I. Classify using Van Gennep's categories and point out aspects which would be of particular interest to Turner and to Chapple and Coons.
The Mescalero girls' puberty ceremony is an example of a "Rite of Passage," a ceremony that marks the transition of an individual from one stage of life to another (Chapple and Coons, p. 484). The ceremony marks the transition from girl to "mother of a nation" (p.252). The ritual serves as a means of establishing equilibrium after the crisis of puberty (Chapple and Coons, p. 484). It is a method of making this transition from girl to woman easier. I classified this ceremony as a Rite of Passage, rather than a Rite of Intensification, because it is held in response to a non-periodic change (puberty) and it affects the participants individually. The community plays an important role in supporting the girls-by building the tepee, for instance. At times, as when the boys join the Singers, the community actively participates in the ritual. However, the community is involved only because of its members' relations to the girls.
Van Gennep divides Rites of Passage into three parts: separation, transition and incorporation. In the Mescalero puberty ceremony, separation is achieved when the girls move in to their camp homes. During this stage, the Godmothers and Singers take the role of the parents. This may be described as a "cessation of interaction between the individual and the group in which he or she has been interacting" (Chapple and Coons, p. 485). However, there is not a complete separation from the girls and the community. There are instances (such as the time when the participants sleep while the community holds contests) when the two are physically separated, but they are near their families and friends during most of the ceremony.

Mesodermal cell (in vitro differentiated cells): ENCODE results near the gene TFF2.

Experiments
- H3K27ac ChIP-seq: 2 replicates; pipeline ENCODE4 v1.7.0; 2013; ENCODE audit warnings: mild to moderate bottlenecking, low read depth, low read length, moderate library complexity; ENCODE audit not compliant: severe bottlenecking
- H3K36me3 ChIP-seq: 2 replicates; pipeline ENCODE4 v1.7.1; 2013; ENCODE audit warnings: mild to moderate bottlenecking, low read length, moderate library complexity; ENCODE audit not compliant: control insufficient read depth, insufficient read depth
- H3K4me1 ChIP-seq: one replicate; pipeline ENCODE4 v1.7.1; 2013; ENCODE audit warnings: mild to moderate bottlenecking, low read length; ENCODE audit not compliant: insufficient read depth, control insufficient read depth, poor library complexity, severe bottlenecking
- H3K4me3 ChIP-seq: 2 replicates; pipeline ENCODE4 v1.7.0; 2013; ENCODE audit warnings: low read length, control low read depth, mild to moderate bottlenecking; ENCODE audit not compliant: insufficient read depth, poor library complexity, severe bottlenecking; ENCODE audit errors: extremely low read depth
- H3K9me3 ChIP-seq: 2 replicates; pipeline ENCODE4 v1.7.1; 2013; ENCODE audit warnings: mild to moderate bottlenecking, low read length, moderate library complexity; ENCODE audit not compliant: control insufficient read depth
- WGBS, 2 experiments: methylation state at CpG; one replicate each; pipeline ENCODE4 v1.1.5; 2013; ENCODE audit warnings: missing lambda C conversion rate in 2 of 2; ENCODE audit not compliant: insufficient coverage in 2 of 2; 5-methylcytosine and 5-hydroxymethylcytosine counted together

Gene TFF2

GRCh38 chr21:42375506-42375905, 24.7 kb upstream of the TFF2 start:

The stage of transition, or liminality, is a period in which the participants lie "betwixt and between" two poles (Turner, p.95). For the puberty ceremony, this period lasts for four days. In these days, the girls receive instruction from their elders-especially from Godmothers and the Singers. For example, the Singer teaches the tribe's history through his chants and the Godmother teaches about sex. Gender differences seem to be exaggerated rather than abolished during this phase, however. The category "female" is related to fire, the color yellow, and the idea of being protected. "Male" is related to the poles, the color red, and the idea of being the protector. Yellow pollen, symbolizing women, is applied to the girls early in the ceremony. Furthermore, rather than being stripped bare, the girls are ornately decorated. However, one may argue that they have been stripped of the attire they wore before the ceremony. According to Turner, the liminal period is one of humility, obedience, and danger. The girls do exhibit these qualities during the period of transition, particularly during the all-night dancing ordeal. I still would not interpret this as a "low" because of the blessings the girls bestow upon the community and because of the massages they receive from the Godmothers.
The period of incorporation has been described as phase in which ". . . the individual begins once again his interaction with the members of his community . . ." (Chapple and Coons, p. 485). As noted earlier, the girls' interaction with the community is maintained at different points in the ritual. However, the girls do undergo a radical change during the ceremony, culminating in their reincorporation into their communities as new individuals. The ceremony began with the males constructing a lodge and ended with the girls destroying the lodge. In the beginning, the girls gave blessings and in the end, they received blessings. Through participating in the ordeal of the dance, the girls gain power. This change is expressed in the following chant: "Now you are...